Arthritis In Dogs

LAST UPDATED 10 MAY 2022

This article is written by Pet Circle veterinarian, Dr Belinda Stancombe

Is your dog showing signs of slowing down? They still love going for walks but have lost the spring in their step? Maybe they can't jump up onto their favourite chair any more. Is lying down and getting back up a huge task now?

While we might think these changes are inevitable with old age, it's likely that there is more to the story. Arthritis is a common condition seen in pets of all ages which can negatively affect mobility and cause significant pain.

Don't let your dog suffer in silence. Find out what arthritis is, the common signs in dogs and the treatment options that really work to support your dog and improve their quality of life.

Contents:

What is Arthritis?

Arthritis, scientifically referred to as osteoarthritis or degenerative joint disease, is a degenerative, progressive, and irreversible condition of the joints. While the 'itis' in the word 'arthr-itis' makes us think that it is an inflammatory condition, inflammation is actually only one component of the disease process. While some degree of inflammation does occur, arthritis in dogs is also characterised by a loss of the cartilage (the soft structural component that overlies and protects the bone) and the formation of 'osteophytes' which are new pieces of bone laid down in an effort to protect the joint surface. Low-grade inflammation occurs when destructive enzymes within the joint start to break down the cartilage.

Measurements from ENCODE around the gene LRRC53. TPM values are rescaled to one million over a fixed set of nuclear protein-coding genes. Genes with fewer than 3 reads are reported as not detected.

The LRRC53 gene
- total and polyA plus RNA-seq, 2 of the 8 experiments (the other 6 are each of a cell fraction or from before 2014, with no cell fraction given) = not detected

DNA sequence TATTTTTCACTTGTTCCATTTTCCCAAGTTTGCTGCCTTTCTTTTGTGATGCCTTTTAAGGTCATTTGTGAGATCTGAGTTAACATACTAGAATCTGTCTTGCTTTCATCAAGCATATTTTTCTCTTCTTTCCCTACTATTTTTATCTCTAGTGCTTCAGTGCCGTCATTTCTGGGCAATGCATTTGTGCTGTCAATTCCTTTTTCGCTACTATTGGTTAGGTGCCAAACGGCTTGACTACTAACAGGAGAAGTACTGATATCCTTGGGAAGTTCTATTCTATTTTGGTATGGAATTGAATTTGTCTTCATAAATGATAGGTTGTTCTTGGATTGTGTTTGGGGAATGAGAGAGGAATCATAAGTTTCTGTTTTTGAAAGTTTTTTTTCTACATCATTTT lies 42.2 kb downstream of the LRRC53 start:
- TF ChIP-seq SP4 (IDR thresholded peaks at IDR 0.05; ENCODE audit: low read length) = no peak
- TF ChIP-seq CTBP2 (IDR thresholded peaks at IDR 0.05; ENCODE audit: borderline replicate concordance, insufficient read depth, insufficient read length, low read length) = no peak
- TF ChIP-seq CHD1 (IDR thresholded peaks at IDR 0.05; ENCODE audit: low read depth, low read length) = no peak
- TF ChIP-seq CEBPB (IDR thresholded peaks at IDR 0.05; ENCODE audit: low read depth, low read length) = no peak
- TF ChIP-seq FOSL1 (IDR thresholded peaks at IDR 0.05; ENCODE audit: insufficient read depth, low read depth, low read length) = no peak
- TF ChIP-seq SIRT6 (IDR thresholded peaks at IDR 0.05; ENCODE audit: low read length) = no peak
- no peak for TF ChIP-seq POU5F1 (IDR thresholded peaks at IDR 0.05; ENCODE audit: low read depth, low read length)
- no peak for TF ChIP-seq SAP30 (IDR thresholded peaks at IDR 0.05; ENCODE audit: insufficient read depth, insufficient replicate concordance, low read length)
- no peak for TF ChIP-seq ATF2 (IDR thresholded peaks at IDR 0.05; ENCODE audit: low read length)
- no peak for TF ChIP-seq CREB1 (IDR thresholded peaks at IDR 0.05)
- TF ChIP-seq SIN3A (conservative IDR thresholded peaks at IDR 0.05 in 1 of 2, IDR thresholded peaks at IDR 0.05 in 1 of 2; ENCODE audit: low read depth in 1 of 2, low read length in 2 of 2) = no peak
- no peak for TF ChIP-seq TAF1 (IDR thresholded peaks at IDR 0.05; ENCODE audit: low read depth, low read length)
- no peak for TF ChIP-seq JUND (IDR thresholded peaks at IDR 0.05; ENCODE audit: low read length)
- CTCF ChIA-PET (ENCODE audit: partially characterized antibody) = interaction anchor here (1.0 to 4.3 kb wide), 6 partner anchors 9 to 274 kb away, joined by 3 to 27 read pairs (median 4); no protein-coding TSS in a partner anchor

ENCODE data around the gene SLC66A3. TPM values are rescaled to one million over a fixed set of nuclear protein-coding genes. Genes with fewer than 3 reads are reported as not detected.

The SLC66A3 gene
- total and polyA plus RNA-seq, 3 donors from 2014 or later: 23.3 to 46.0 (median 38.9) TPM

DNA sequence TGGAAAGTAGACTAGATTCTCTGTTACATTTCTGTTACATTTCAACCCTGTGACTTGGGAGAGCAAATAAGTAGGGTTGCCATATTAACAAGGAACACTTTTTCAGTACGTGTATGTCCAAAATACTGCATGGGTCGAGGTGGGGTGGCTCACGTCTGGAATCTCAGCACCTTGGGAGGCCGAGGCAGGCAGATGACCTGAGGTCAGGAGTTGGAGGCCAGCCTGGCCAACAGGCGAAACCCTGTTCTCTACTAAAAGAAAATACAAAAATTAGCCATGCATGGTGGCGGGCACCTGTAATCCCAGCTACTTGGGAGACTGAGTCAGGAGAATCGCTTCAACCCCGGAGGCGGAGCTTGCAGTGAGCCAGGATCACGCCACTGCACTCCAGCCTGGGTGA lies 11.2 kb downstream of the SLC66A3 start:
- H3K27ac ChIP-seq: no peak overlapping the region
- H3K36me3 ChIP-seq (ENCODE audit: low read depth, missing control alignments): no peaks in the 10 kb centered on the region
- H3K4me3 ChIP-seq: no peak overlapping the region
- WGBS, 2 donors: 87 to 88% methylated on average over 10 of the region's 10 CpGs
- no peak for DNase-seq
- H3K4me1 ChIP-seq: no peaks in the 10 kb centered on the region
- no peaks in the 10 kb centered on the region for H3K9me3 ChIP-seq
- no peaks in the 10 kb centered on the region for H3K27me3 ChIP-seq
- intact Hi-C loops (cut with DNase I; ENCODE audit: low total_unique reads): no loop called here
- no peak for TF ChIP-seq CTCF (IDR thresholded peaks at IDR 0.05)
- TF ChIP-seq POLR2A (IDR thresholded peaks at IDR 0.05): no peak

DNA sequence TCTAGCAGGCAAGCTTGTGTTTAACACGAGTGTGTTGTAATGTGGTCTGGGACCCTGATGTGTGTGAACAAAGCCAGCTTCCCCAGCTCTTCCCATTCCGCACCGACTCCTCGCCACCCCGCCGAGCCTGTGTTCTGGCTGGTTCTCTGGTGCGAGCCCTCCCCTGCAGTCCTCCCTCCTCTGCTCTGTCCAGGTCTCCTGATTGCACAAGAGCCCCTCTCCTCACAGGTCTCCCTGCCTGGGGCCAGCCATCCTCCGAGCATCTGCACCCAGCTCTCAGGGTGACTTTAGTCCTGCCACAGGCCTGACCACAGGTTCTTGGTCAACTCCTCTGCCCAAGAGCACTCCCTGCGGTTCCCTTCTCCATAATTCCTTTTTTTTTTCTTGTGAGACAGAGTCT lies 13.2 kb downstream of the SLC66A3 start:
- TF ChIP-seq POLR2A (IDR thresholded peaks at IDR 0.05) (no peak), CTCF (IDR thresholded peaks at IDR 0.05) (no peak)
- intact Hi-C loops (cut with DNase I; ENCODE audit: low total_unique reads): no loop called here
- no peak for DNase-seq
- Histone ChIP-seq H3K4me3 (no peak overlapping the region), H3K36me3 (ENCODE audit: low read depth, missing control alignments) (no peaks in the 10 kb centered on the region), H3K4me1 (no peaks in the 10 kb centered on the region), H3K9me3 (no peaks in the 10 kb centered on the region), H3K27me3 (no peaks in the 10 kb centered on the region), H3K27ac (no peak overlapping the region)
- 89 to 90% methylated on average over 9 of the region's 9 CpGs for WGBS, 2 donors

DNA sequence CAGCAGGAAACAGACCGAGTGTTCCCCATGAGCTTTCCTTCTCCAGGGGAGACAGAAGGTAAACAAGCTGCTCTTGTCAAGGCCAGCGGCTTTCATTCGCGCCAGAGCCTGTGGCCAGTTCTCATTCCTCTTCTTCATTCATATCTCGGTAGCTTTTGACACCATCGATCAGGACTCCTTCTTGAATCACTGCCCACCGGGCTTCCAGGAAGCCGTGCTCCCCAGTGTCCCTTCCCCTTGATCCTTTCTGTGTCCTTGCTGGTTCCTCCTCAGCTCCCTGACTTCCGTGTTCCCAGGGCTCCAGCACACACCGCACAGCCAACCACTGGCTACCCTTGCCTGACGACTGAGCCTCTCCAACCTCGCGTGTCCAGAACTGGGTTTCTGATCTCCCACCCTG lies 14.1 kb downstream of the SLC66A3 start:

Arthritis can be classified as either primary or secondary. Primary arthritis is due to an intrinsic problem in the cartilage and is associated with ageing - this type of arthritis typically occurs in older dogs as a result of years of wear and tear on the joints. Secondary arthritis occurs due to an external factor or force disrupting the normal cartilage in the joint and most commonly affects a single joint. We typically see secondary arthritis due to physical trauma or injury, such as a cruciate ligament rupture, hip dysplasia and elbow dysplasia. Arthritis in dogs is most often due to a secondary disease.

Signs Of Arthritis In Dogs

Dogs are typically stoic animals and many will continue about their day normally even if they are suffering from arthritis. It is not uncommon for pets to continue eating and drinking normally and going for walks even when they are in significant pain meaning owners may be oblivious to the issue. Signs of arthritis can vary depending on the breed of dog and the severity of the illness.

Common Signs of Arthritis in Dogs

  • Lameness or limping which worsens after strenuous exercise
  • Appearing to have stiff joints, especially after rest
  • Slow to rise from sitting or lying
  • Reluctance to use stairs or jump into the car
  • Avoiding sitting or lying on hard surfaces

It's important to understand that many dogs won't vocalise when they are in pain, even with significant disease. If you notice any change in your dog's gait or behaviour or you are concerned they may be in pain, always seek veterinary advice. Your veterinarian will perform a physical examination, paying close attention to the joints to assess for swelling, decreased range of motion, pain, instability and lameness.